The first ingredient? That word, I think. My verb for this year of moving forward. Unfurl. Into the pot to weave this spell goes unfurl, and I can see the very word itself unfurl as it is tossed from my hand - letters of soft white silk flying through the winter air, first the L, followed by R, dropping softly into this oh-so-magical container. First in. And then? Oh, I think an image of the ever, ever wonderful Michael, with those eyes that change color from blue to green & back to blue again, eyes that have always believed in me - yes, that image flies into the pot next, and it uses a plane to do so - that old plane he used to own, the one with no brakes, because how perfect! That feeling of no brakes & his laughter about it, his no-fear about it. Second in. And then third? One of Emma's curls, I think, because she is, herself, built of fearlessness, and not yet learned in the art of distrusting. And fourth, oh, that yes-yes-YES feeling I had when I first spied Somerset Life - the issue containing a few of my words - in the store, magazines neatly stacked, and inside each of them, a small part of me. Yes, that feeling is 4th. Perhaps I'll stir the pot a bit, let some fearlessness break loose from Emma, from Michael, let it unfurl a bit, wrap around that feeling - yes, I'll let it simmer. And then? Oh, things I love, things that bring me joy - sunlight on a lake, the tippy-toe walks of raccoons by my front door, the dusty smell of Maggie's fur after she's spent a summer's day outside. And I'll add a memory - from the days I lived in the country, the days when Maggie first came to live with me - a thunderstorm in the middle of the night, fierce with lightning, watching the white horse in the pasture behind my house, running & running & running in the rain, a white blur in the darkness, the lightning flashes painting his image white against the night's blackness. He was free & wild & a part of that storm, exuberant, joyous! So, yes, into the pot that memory goes, that unfettered freedom - the horse's white mane tangling with the silken letters of unfurl. Unfurl. Next, I think - no, I know - must be the story. The story of yellow shoes & betrayal, of pretense - a silly story really - a 7th-grade not-pretty-new-girl story. A small story that lasts only a few seconds. Can I tell this story that lies so close to my heart and let it go? I must - it is this spell's catalyst - without it the spell has no magic.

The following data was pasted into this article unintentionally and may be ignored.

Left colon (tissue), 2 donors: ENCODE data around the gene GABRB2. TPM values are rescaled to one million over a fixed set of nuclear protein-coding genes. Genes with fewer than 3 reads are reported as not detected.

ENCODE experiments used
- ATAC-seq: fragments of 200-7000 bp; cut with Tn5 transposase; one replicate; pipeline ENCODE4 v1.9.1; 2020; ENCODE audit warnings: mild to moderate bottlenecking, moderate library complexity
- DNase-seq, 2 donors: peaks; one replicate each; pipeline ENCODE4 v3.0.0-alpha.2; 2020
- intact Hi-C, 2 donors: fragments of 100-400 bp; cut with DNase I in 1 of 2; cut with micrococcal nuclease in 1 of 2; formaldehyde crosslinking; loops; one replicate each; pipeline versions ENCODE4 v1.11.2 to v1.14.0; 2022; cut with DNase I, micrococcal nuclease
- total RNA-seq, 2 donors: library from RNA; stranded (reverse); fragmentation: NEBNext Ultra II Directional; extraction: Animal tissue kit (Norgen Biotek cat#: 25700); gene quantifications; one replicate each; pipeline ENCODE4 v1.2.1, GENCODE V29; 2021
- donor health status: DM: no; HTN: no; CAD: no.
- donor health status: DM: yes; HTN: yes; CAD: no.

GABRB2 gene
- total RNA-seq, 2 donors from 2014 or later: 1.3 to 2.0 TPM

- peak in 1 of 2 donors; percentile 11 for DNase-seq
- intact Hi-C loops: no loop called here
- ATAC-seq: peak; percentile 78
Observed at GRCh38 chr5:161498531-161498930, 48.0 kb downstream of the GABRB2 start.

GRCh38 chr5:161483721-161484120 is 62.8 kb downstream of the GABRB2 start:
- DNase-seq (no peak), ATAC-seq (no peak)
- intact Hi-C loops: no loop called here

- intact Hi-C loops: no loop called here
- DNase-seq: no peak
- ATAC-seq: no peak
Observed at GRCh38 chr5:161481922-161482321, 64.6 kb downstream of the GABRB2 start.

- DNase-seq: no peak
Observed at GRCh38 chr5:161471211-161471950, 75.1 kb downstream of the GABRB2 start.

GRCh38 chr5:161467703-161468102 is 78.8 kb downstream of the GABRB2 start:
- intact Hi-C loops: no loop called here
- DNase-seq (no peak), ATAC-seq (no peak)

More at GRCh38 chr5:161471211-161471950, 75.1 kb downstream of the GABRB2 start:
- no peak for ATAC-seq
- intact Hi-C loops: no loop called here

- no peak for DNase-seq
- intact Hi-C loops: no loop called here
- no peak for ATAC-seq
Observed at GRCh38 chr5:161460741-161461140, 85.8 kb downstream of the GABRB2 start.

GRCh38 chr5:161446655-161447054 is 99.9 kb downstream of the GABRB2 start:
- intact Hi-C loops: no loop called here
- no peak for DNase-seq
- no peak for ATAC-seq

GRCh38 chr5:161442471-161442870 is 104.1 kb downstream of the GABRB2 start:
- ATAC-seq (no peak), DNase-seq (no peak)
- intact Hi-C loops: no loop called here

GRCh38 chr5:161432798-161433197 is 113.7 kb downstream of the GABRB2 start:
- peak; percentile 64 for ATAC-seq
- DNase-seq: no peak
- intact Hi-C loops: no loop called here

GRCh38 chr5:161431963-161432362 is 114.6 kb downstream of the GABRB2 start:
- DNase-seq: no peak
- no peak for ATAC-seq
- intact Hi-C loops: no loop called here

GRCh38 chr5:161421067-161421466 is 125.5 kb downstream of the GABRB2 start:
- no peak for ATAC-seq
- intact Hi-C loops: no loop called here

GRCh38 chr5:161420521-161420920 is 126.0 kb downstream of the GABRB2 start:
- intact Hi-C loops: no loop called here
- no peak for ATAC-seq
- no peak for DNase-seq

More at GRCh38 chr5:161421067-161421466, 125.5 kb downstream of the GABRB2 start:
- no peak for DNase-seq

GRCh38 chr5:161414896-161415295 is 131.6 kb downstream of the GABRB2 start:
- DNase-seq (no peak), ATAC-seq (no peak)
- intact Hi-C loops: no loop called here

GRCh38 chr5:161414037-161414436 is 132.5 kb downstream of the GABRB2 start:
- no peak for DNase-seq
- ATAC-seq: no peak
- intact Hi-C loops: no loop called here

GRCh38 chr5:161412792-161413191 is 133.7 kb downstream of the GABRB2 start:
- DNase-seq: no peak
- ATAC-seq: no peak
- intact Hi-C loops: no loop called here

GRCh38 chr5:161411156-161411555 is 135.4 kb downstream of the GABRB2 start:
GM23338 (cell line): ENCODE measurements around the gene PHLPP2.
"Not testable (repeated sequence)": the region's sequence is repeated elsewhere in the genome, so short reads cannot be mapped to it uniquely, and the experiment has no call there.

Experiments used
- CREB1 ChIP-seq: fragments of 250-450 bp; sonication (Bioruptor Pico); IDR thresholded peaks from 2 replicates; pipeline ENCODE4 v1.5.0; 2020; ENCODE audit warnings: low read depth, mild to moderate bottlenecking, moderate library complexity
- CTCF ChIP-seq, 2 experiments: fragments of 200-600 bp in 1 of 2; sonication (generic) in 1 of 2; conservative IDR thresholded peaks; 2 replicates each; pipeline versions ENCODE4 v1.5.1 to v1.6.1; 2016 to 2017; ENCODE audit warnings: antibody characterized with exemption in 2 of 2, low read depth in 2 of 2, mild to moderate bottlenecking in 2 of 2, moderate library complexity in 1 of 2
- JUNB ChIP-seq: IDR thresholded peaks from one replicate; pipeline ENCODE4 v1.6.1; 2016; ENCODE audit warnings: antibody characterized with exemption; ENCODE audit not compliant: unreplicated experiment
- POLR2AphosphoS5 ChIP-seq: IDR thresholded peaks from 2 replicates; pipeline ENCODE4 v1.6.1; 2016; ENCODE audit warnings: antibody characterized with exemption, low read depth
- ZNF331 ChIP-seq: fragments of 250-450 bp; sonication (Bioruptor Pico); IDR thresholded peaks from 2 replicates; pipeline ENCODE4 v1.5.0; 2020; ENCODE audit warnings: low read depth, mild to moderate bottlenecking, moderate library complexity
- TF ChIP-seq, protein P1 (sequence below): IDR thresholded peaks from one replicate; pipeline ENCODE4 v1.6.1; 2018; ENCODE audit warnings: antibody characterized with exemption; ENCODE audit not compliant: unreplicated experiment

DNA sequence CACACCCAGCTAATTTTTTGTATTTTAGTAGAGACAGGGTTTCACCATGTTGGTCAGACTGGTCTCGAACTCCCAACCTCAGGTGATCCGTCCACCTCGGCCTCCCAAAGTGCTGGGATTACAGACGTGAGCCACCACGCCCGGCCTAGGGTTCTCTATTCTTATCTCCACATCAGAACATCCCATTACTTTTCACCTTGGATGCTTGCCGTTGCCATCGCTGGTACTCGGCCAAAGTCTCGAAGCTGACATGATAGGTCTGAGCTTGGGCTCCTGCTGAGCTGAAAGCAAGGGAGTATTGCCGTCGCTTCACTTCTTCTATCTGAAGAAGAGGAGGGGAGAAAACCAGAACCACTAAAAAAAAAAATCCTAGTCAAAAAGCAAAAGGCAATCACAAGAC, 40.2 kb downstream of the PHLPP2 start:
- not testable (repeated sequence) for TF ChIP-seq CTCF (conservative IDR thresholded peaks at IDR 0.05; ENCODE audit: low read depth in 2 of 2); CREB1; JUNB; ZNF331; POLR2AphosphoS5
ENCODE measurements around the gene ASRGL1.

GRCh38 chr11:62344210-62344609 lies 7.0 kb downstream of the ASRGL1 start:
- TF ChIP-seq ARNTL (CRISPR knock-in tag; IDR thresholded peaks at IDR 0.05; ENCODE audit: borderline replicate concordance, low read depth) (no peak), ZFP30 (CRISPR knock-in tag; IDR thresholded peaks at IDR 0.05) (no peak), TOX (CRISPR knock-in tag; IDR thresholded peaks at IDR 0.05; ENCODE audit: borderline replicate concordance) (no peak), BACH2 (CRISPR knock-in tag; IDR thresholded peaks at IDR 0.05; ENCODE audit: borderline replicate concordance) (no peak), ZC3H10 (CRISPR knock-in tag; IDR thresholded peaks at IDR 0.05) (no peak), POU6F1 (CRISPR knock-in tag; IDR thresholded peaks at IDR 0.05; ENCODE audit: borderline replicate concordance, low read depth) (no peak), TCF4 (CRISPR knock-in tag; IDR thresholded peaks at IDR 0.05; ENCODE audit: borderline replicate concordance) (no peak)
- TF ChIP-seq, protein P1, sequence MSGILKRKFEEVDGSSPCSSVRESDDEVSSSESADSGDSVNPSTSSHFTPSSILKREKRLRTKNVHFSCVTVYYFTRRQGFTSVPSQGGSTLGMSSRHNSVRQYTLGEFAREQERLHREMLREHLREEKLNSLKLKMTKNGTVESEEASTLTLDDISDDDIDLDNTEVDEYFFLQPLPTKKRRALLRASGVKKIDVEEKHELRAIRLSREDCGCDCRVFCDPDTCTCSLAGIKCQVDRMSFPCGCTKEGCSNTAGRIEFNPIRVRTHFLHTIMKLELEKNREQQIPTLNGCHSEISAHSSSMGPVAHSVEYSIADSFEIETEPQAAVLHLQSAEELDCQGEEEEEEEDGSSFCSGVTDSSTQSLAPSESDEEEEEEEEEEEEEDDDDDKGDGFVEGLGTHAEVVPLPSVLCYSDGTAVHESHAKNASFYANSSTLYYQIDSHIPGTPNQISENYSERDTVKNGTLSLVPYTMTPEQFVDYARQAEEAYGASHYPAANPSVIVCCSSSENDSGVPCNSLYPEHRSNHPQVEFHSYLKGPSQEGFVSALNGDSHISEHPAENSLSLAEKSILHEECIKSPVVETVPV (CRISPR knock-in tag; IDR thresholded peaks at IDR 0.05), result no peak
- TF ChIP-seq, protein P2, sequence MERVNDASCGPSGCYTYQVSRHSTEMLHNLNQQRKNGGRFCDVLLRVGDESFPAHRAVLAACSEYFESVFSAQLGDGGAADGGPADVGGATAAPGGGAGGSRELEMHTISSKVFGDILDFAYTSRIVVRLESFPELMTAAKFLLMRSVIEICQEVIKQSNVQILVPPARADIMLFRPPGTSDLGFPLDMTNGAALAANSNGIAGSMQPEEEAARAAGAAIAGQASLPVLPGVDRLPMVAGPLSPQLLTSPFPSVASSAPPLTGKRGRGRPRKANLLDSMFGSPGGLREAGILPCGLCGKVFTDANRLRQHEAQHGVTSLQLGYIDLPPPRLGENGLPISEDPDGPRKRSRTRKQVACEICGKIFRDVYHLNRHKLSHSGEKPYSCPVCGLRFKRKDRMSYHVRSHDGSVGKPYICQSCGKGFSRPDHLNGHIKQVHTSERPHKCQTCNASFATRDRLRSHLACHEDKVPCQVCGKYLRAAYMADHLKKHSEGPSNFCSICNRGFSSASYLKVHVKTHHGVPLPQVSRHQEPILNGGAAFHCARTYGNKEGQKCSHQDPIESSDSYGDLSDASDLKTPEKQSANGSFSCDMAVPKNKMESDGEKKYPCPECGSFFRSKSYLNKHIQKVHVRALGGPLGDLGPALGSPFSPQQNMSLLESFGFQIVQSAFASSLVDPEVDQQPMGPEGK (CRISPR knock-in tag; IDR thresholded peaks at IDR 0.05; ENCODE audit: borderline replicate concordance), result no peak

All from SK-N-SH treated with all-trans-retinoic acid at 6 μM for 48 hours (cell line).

They were awful shoes really, but I loved them, I really did - they were so bright, so fun; I can admit this today for the very first time; the spell is uncorked & beginning to breathe. I can see now - only at this very moment, from this distance of years - that I needed some color in my life, in my soul, some color to help the loneliness of a new place, a new state, a new life. And those girls - who pretended to like them, who asked where I'd found them - OH! That feeling of being liked, of being approved of, of fitting in - I still remember that momentary soaring of my heart, still remember that turning around to answer them, seeing their faces & knowing without a doubt, instantly, their pretense, their laughter at my yellow shoes, at me, at my family's lack of money. And OH! That feeling, that coldness, those tears I couldn't shed, that turning away from them, that betrayal. It has stayed & stayed & stayed.